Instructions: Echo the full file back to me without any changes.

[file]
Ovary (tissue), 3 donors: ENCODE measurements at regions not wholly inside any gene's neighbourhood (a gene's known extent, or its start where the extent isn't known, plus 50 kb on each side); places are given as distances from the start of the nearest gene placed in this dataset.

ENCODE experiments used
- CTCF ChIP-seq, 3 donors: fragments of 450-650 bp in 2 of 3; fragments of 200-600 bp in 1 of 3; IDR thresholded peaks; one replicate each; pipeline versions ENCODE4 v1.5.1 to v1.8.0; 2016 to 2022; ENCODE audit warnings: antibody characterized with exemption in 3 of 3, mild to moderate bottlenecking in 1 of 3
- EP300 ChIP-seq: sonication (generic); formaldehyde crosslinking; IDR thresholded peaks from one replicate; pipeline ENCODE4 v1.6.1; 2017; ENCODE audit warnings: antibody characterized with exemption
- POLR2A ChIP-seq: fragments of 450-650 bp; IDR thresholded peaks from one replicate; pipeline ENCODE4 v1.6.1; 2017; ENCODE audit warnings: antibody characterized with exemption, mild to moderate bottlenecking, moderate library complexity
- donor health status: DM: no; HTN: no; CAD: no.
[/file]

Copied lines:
Ovary (tissue), 3 donors: ENCODE measurements at regions not wholly inside any gene's neighbourhood (a gene's known extent, or its start where the extent isn't known, plus 50 kb on each side); places are given as distances from the start of the nearest gene placed in this dataset.

ENCODE experiments used
- CTCF ChIP-seq, 3 donors: fragments of 450-650 bp in 2 of 3; fragments of 200-600 bp in 1 of 3; IDR thresholded peaks; one replicate each; pipeline versions ENCODE4 v1.5.1 to v1.8.0; 2016 to 2022; ENCODE audit warnings: antibody characterized with exemption in 3 of 3, mild to moderate bottlenecking in 1 of 3
- EP300 ChIP-seq: sonication (generic); formaldehyde crosslinking; IDR thresholded peaks from one replicate; pipeline ENCODE4 v1.6.1; 2017; ENCODE audit warnings: antibody characterized with exemption
- POLR2A ChIP-seq: fragments of 450-650 bp; IDR thresholded peaks from one replicate; pipeline ENCODE4 v1.6.1; 2017; ENCODE audit warnings: antibody characterized with exemption, mild to moderate bottlenecking, moderate library complexity
- donor health status: DM: no; HTN: no; CAD: no.